*for the record, there is no cup of tea in the world that would to fix my head the morning after said cocktail party during which I gaen clean tae the tootrach and am now fyown and skilbygelk.
Here I am in the tux-shirt borrowed from Peter’s closet raising a glass with Jeremy and David… Slàinte
Hif thoo’ll walk wi’me, bring yer brelly October 27th
Most days I’d take at least two walks even if there was a “steeper” (heavy drenching rain) since Peter also loaned me good waterproof boots to wear. Whilst I was ‘avn tea in the afternoon at Lettoch in North Kessock with Richenda and Douglas in their kitchen warmed by an old Aga, the drizzle drained the color out of the sky until it went entirely dark out.
Lettoch is a graciously unfussy old country house of the sort with wee bells above each door from back in the days when there were actually servants to respond. On the wall in the drawing room is a map circa 1748 that shows the house was in existence even back in the days of Culloden . . . if these walls could only talk.
Richenda told me her daughter once tried to recite a poem she’d written in Gaelic back in school, but was struggling with the pronunciation. So Richenda dialed up an acquaintance who was a native speaker originally from Wales. He retorted without an ounce of remorse, “Madam, Gaelic comes from the heart, not from a parrot,” and he refused to help.
While on that topic, dinna worry aboot mye accent…it’ll shorly be extinguished as soon as I git ‘om by my oon dooter Makena with that look a’hers that cud singe yer ai’brows.
Me Own Muttuls October 27th
Peter taught me to make cheese straws from his mother’s recipe. They’re his specialty—much requested for every Harvey party and gathering.
He patiently fielded my questions about what it was like to be at Normandy on D-Day as he kneaded the cracker crumbs and cheese into the flour by hand. He’s full of so many good stories, and like every good seanachie (keeper of the stories), I was happy to sit and listen.
Meanwhile, Judy was lining up all these wonderful people to meet and incredible things to do, which made me feel like a royal with a handler. I can’t find even a rough articulation for my feelings about leaving the Highlands of Scotland and my muttuls in just a few more days. I am coomin’oop with noothun.
For Reals October 27th
This was the only day I had a car (loaned from Peter & Judy). I nearly ran off the road when I saw this in front of me, and not because I was driving from the wrong side of the car on the wrong side of the road either…it was incredibly, painterly beautiful. This is an actual place, not a photo-shopped dream.
Do the Scots still see how beautiful their homeland is?
A Fancy on a Flattie October 28th
I was walking up George Street in the foggy quiet of early morning…the air smelled of sea and peat smoke. The portal between that world and the next was cued by a wee bell jingling on the door when I walked into the yeast-risen warmth of the Cromarty Bakery. The shelves were banked with breads and rolls and oatcakes. There were savory scotch pies and raisiny rock buns and dainty Empire cakes and neat little jam tarts and and and and and…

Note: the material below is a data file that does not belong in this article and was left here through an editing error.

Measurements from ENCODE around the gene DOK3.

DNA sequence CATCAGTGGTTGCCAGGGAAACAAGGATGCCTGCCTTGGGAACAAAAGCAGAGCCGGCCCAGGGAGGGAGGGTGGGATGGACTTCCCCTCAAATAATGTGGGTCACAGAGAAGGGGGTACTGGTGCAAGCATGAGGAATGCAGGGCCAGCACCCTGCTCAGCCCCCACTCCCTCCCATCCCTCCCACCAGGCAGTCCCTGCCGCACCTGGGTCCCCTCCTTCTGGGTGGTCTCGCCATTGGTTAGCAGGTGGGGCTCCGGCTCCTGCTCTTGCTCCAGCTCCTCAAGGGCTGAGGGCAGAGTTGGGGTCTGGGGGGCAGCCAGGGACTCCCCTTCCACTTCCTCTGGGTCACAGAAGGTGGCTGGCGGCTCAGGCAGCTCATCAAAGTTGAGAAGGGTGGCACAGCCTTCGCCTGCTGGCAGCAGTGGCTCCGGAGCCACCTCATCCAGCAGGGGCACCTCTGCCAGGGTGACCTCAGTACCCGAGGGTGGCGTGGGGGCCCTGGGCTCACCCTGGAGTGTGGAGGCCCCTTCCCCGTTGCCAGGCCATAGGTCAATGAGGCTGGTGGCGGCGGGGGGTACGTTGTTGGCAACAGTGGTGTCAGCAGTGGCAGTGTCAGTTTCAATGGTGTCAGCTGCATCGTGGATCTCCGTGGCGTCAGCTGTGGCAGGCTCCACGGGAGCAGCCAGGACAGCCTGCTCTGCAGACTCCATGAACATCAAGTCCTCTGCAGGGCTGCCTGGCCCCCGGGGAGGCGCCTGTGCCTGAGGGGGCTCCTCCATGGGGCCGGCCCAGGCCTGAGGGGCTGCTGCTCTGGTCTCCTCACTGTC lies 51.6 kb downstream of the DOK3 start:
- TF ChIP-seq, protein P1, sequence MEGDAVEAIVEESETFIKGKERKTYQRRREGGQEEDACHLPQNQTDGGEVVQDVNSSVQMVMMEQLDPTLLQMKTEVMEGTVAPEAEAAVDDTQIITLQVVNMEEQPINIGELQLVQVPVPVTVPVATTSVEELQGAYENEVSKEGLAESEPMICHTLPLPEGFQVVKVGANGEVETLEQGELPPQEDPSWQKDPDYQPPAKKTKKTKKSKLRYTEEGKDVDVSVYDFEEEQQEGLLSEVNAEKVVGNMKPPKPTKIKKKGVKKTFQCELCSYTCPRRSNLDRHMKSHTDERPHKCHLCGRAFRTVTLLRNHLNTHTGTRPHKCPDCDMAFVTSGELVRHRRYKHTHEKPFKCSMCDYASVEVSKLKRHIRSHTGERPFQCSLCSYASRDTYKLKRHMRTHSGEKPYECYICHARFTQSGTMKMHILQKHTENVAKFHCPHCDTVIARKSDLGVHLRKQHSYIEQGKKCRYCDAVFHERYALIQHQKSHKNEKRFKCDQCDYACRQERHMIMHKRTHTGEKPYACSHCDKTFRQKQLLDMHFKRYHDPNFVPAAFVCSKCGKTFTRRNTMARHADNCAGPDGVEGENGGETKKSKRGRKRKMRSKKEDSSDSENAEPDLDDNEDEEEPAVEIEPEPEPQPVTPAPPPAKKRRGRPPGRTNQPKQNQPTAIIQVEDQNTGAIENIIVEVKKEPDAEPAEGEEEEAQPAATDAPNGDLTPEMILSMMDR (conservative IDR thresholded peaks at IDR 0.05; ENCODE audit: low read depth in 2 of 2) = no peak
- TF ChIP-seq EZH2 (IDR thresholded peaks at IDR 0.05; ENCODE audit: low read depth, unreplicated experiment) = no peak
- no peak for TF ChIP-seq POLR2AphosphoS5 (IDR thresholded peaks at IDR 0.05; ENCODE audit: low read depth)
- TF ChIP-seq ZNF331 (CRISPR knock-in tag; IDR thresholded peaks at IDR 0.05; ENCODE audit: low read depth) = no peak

It’s entirely acceptable and very polite to talk with your eyes full here. A flattered and accommodating Nora (my Bingo buddy who works here) answered a question I didn’t even think to ask, “how ‘boot after 2200, ye ken come back to see the elves (my term, not hers…she calls them “guys”) when they’re making all this magic?”
Older than Celsius October 27th
On Sunday night, I waited until late, then slipped down the narrow alley between the buildings and knocked on the bakery door. No response. So after a wee while, I just pushed it open and entered the golden glow of the kitchen.
David and Ian were doing their nightly relay between tables, stacking racks, sinks, and ovens.
They seemed only mildly surprised to see me…and didn’t slow their pace one bit.
I played the “Nora said I could” card and they let me have anything my lenses could lick.
I never did to get David to smile. Actually, I did ask him if he’d like to smile for one of the more posed shots they may use for their website, and he said, “I am smiling.”
With a large paddle he pushed pans of dough into the vast, ancient-looking oven, then pulled other trays out and flipped the hot bread onto the table for sorting.
I asked all kinds of questions including the temperature he kept the ovens. He told me in Fahrenheit degrees because he was “too old for Celsius” having grown up before the UK converted to the metric system.
Every night but Saturday, the guys work until 5am getting the baked goods ready for the Cromarty Bakery as well as the one David and his wife own over in Dingwall.
So I got a wee primer on Scottish baking, and we talked about lots of other things.
I figured I’d better go before someone had to start looking at his watch. David took some steak and kidney pies out of the oven and said I should take a few with me. After a very disingenuous effort to decline his offer, I picked one up and stifled a shriek…it was hot as an ingot. I tossed it to my other hand until the epidermis there was also burned off, then back to finish off the subdermal layers of skin remaining the other palm…and so forth.
David’s mouth lifted on one side in a half grin…they’re meant to be eaten, not juggled, gurrrl.
The Clootie Well October 29th
There was just one more thing we would fit in before the trip back down to Edinburgh where we would enjoy a lovely tea at the Caledonian Hotel with Seonaid, another Scottish friend of mine.
According to wikipedia, “In Scotland, near the villages of North Kessock, Munlochy and Tore one mile west of Munlochy on the A832, is a clootie well at an ancient spring dedicated to Saint Curidan (or Curitan), where rags are still hung on the surrounding bushes and trees. Here the well was once thought to have had the power to cure sick children who were left there overnight. Craigie Well at Avoch on the Black Isle has both offerings of coins and clooties. Rags, wool and human hair were also used as charms against sorcery, and as tokens of penance or fulfilment of a vow.”
Well, I wished for things to come true that I wouldn’t have had the nerve to put into an actual prayer. I love the feeling I got that there weren’t really any “rules” when it came to what you were asking of the Clootie Well.
Then I tied my sock around the limb of a tree and my voiceless desire joined a thousand echoes of hope hanging from every bow of every tree.
And when I come back to Eilean Dubh again, it’ll have come true in the most wonderful way.
Maybe it already has.